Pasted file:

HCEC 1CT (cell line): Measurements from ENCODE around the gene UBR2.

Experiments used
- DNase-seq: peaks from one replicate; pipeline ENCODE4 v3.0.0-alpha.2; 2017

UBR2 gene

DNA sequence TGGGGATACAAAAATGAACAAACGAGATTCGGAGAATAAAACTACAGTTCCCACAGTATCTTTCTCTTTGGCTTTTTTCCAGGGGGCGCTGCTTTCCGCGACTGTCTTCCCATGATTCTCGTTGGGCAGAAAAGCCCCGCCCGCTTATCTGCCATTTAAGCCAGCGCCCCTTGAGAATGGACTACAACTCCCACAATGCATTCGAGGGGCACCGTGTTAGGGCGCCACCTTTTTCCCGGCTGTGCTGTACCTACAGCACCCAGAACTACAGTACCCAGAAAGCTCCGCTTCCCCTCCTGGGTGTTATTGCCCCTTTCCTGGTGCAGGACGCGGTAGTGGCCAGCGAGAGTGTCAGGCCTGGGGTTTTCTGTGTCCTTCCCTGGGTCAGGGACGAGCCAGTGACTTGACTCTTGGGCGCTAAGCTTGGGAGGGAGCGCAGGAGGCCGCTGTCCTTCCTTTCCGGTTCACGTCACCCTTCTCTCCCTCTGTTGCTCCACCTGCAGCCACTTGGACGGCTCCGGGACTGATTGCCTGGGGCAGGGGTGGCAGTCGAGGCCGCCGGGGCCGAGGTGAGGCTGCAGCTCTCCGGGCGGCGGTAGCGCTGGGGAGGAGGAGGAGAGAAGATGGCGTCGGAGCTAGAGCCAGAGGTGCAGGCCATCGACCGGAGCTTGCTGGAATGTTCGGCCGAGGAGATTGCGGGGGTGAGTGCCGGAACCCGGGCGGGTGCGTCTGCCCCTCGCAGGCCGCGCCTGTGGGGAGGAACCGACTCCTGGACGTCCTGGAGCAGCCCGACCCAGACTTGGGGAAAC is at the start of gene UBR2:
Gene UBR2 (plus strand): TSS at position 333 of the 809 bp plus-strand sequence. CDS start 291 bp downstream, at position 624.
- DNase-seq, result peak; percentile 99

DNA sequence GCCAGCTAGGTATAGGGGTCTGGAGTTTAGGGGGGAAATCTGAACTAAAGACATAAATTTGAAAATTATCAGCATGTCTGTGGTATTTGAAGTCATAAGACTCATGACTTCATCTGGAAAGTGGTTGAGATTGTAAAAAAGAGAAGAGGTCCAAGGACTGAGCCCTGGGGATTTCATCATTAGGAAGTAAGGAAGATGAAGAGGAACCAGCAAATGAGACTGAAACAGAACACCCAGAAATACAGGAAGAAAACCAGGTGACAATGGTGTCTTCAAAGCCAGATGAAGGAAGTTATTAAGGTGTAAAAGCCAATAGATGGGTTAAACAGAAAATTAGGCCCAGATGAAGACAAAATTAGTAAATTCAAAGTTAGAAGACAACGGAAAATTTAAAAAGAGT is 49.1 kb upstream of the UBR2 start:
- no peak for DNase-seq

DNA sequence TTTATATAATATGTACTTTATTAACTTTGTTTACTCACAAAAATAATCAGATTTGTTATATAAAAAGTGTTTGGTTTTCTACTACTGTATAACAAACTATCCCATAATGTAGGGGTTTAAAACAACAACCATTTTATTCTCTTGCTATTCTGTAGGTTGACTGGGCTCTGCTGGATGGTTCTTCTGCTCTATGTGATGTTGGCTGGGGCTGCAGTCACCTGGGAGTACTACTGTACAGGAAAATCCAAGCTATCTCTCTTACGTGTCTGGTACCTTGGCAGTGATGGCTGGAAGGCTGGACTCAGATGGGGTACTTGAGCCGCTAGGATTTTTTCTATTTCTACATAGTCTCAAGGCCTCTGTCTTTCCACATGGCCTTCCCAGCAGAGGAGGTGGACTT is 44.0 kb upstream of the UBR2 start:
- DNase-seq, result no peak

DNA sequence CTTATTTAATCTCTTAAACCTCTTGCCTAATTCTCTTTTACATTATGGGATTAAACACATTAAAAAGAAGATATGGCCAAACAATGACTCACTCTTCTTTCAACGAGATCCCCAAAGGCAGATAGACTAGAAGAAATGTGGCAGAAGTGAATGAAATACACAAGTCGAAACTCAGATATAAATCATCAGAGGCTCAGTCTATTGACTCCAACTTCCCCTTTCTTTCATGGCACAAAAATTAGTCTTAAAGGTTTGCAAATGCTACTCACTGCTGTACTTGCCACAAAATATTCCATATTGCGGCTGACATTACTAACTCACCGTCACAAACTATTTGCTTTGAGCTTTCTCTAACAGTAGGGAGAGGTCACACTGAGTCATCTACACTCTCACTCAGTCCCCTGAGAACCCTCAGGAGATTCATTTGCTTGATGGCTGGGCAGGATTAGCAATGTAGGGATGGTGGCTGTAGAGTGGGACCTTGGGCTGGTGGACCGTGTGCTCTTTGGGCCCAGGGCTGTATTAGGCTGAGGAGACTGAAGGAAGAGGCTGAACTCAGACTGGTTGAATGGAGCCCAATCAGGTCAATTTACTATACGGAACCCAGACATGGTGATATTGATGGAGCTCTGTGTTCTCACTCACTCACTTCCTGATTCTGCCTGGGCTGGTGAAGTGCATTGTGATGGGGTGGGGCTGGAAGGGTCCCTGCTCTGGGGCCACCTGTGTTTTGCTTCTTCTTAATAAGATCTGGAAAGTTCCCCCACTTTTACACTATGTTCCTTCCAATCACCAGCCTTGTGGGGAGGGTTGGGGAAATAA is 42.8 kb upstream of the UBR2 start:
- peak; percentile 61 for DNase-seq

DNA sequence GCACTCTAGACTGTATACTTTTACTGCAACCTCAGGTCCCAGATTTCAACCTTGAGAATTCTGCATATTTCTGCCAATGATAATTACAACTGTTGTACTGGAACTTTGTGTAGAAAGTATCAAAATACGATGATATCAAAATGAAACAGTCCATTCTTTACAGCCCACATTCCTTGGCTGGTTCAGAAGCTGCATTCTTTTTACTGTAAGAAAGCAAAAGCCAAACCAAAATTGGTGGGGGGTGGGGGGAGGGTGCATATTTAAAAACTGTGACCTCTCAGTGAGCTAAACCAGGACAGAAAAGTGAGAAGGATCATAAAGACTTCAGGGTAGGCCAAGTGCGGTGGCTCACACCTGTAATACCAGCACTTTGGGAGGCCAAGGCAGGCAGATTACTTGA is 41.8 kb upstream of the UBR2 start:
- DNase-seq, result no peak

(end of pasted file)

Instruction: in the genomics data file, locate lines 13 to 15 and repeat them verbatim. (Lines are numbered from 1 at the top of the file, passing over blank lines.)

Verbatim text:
- peak; percentile 61 for DNase-seq

DNA sequence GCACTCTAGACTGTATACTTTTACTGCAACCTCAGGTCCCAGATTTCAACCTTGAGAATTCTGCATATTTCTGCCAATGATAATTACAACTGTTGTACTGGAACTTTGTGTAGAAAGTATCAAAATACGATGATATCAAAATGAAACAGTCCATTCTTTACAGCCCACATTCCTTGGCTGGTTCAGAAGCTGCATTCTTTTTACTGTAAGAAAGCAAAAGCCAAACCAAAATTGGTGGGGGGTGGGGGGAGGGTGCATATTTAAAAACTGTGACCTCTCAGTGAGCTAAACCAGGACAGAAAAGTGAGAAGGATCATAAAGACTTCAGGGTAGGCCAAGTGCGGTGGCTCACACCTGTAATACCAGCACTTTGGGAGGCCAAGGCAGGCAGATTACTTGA is 41.8 kb upstream of the UBR2 start:
- DNase-seq, result no peak